Southern Alberta Art Gallery (1999) 82 p., 45 ill. (28 col.) 8.5x5 in./ 21x14 cm., 0921613881 $12.00 (pb)
Susan Shantz: Satiate
Lucy R. Lippard & Renee Baert
Lippard speculates on the ramifications of Shantz's transformation of everyday artifacts into uncanny sculptural shapes. Concerns with traditional woman's work and the menstrual cycle connect with the archeological and even spiritual aspects of the finished objects.
Southern Alberta Art Gallery (1999) 23 p., 13 ill. (10 col.) 9x8 in / 23x20 cm, 092161389x $10.00
Nancy Toulsey & David Garneau
Catalogue accompanying an outdoor sculpture exhibition featuring works by Carl Granzow,Bart Habermiller, Susan Shantz, Laurie Walker and Tim Watkins.
Southern Alberta Art Gallery. (1998) 67 p.,ill., 10x7.5 in / 25x19.5 cm, 0921613822 $10.00
Sandra Rechico: Gulp
Stuart Reid & Joan Stebbins
Trained in printmaking but shunning its classic tools, Rechico creates monumental installations using the most banal materials thereby producing an oeuvre which is at once engaging and subversive.
Southern Alberta Art Gallery (1999) 45 p., col. ill., 7.5x5.5 in / 19x13 cm, 1895436370 $8.00
Laura Vickerson: Trace
An installation, created especially for the gallery, which addresses the ephemerality of human existence both thematically and through the use of fragile and unstable materials like glass, flower petals, and light. Dawn's essay considers Vicker's current installation individually as well as in relation to her larger body of work.
Southern Alberta Art Gallery. (1998) 23 p., ill., 10x7.5 in / 25x19 cm, 0921613873 $10.00
Regan Morris: Moat
An exhibition catalogue accompanying the Rhodesia-born Canadian's paintings which are described as autobiographical and coded with various personal histories.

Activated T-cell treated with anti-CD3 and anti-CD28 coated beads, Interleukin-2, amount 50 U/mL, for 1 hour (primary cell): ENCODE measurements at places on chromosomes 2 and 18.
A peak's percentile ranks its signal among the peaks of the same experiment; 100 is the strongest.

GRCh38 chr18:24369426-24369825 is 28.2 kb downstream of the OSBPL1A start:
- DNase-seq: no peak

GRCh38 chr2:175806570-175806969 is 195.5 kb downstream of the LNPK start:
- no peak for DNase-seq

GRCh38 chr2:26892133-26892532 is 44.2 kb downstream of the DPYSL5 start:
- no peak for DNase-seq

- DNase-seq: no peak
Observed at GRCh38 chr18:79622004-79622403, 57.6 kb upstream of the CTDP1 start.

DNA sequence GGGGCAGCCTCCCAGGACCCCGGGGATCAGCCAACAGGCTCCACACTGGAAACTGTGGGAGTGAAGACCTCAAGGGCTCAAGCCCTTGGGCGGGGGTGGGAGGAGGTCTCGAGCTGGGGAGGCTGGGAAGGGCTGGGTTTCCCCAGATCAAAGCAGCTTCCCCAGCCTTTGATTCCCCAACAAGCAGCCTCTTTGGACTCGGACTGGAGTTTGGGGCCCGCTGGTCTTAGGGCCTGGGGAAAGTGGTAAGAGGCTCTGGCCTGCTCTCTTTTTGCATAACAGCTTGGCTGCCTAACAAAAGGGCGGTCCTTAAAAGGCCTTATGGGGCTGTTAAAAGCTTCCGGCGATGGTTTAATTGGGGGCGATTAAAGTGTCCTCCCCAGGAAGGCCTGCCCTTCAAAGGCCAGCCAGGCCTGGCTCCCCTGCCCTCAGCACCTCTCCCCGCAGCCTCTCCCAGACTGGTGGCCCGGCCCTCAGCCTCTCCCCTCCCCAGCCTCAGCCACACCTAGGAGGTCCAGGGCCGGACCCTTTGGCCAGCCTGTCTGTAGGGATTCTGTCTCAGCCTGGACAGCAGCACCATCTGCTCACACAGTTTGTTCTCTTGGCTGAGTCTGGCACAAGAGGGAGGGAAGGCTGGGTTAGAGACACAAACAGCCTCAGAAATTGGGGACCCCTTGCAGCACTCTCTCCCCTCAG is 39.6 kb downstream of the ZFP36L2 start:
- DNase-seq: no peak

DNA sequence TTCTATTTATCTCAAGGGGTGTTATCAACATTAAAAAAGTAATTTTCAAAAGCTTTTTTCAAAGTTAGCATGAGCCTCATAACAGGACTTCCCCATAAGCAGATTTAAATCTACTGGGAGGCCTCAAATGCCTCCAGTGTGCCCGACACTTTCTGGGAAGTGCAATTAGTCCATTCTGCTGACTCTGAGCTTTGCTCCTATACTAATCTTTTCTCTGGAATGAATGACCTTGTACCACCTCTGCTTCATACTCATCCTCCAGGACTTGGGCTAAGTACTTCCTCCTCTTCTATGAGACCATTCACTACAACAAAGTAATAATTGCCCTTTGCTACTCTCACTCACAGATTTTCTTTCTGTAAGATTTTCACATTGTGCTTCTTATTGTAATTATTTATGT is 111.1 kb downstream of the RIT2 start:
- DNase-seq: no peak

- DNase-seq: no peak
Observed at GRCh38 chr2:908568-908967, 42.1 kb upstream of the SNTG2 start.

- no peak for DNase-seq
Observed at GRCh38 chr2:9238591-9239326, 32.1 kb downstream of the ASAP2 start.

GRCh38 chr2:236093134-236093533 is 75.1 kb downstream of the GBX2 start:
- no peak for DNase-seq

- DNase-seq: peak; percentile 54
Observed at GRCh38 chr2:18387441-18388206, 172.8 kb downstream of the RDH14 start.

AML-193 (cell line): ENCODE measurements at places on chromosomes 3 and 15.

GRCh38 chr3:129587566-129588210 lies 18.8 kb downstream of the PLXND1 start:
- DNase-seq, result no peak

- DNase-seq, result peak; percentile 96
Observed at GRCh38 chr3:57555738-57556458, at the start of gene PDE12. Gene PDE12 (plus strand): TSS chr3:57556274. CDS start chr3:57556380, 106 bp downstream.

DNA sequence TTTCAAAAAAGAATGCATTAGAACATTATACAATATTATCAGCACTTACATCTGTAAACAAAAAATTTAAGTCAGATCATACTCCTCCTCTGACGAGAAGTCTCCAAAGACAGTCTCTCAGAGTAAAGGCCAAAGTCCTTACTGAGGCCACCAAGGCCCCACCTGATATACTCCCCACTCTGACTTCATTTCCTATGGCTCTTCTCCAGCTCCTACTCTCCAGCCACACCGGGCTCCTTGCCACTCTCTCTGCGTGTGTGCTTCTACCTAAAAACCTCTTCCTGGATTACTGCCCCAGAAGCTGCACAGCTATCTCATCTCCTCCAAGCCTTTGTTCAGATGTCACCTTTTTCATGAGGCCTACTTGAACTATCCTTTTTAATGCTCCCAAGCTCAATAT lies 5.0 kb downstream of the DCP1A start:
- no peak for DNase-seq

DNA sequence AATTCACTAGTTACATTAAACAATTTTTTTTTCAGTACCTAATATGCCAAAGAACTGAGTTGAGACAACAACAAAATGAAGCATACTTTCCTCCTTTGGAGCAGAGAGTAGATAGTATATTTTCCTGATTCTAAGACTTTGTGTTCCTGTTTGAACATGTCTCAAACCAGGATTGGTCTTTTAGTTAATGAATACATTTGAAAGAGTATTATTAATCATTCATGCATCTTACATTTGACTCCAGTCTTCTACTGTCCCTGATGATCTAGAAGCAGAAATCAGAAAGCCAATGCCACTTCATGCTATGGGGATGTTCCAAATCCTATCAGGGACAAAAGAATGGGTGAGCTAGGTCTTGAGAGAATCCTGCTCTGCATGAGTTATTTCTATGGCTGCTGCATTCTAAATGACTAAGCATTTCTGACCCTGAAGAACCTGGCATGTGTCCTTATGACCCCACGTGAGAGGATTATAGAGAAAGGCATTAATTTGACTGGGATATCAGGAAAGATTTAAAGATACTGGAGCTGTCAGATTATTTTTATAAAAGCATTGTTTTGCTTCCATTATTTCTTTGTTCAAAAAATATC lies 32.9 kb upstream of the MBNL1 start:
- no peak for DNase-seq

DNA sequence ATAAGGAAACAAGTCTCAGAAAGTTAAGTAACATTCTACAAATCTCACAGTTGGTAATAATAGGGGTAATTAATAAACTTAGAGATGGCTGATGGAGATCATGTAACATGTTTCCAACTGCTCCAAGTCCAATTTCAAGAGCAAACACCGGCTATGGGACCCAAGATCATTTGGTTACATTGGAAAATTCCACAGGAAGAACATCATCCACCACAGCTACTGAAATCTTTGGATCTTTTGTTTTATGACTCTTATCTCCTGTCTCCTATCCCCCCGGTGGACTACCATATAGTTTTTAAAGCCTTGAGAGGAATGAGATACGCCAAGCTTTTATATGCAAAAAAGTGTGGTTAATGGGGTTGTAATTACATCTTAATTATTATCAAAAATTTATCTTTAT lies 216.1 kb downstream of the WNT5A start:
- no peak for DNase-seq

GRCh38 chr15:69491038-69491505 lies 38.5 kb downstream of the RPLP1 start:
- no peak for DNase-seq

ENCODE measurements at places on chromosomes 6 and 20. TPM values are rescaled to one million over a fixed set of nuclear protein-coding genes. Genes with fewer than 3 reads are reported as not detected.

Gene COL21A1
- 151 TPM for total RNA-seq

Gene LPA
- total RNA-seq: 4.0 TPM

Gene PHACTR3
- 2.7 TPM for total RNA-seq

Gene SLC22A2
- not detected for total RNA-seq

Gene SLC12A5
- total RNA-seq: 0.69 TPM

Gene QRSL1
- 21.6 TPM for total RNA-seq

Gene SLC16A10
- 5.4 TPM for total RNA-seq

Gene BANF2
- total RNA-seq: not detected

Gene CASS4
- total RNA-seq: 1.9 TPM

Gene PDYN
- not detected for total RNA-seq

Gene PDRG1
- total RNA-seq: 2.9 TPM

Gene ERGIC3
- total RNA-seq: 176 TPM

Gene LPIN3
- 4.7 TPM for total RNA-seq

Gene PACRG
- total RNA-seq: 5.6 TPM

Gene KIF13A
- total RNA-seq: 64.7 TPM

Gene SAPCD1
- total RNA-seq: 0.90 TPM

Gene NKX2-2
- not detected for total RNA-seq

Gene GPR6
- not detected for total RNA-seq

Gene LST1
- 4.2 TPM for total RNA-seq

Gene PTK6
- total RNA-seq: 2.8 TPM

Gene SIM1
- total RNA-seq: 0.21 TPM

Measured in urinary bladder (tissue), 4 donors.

Southern Alberta Art Gallery. (1998) 58 p., col. ill., 7x5 in / 17.5x13.5, 0921613865 $10.00
Janet Werner: Lucky
The essayist speculates on the emergence of a figurative component in Werner's painting, the abstract language of which has always been particularly located in the flatlands of Saskatchewan.
Southern Alberta Art Gallery (1998) 35 p., col. ill., 10.5x7.5 in / 26.5x19.5 cm, 0921613857 $10.00
Angela Inglis : a still life(s) with adjectives
A painter whose primary material is the paper found in phone books and newspapers, reduced and reorganized.
Southern Alberta Art Gallery. (1998) 16 p,. ill., 10x8 in / 25x20 cm, 0921613849 $8.00
Once Upon a Time: Contemporary Tales
Kim Pruesse (et al)
Using the conceit of the fairy tale, three essayists look at the work of Michelle Gay, Gunilla Josephson, and Max Streicher .
Southern Alberta Art Gallery. (1997) 56 p., ill., 10x8 in / 25x20 cm, 0921613814 $10.00
Greg Payce : Vase to Vase
The essayist demonstrates how Payce's work retains the integrity of ceramics while forging a postmodern quality.
Southern Alberta Art Gallery. (1995) 20 p., ill., 10x9 in / 26x23 cm, 092161375X $8.00
Issues of death, love and absence emerge from the artist's luminous installation.
Southern Alberta Art Gallery. (1995) 19 p., ill., 11.5x9 in / 29x23 cm, 0921613679 $8.00
The author examines the artist's critique of the legitimization of otherness through scientific discourse and photography.
Southern Alberta Art Gallery. (1994) 48 p., ill., 8x5.5 in / 20x13 cm, 0921613555 $10.00
Lisa Couwenbergh .
Southern Alberta Art Gallery. (1994) 12 p., ill., 7x9 in / 17x23 cm. $6.00
Eric Cameron: Squareness.
Southern Alberta Art Gallery. (1994) 55 p., ill., 7x7 in / 18x18 cm, 0921613431 $8.00
Marlene Creates: Language and Land Use, Alberta 1993
Six photo-assemblages and an artist's statement.
Southern Alberta Art Gallery. (1994) 20 p., ill., 8x8 in / 21x21 cm, 0921621361 $4.00
Jon Baturin: Evidence of Justice
An examination of the installation work and an interview with the artist
Southern Alberta Art Gallery. (1994) 32 p., ill., 11x9 in / 28x22 cm, 0921613598 $10.00
Panya Clark Espinal: Like Ancient Pots Spilled from a Drowned Ship
Detailed critique of the installation artist's increased preoccupation with the sensual.
Southern Alberta Art Gallery. (1994) 20 p., ill., 12x7.5 in / 30x19 cm, 0921613652 $8.00
Trevor Gould: Looking Awry.
Emily D. Hicks
Southern Alberta Art Gallery. (1993) 8 p., ill., 12x9 in / 31x23 cm, 0921613504 $4.00
Spring Hurlbut: Sacrifical Ornament.
George Hersey (et al).
Southern Alberta Art Gallery. (1992) 20 p., ill., 10x9 in / 25x33 cm, 0921613342 $25.00
Southern Alberta Art Gallery. (1991) 64 p., ill. 7x7 in / 18x18 cm, 0921613245 $6.00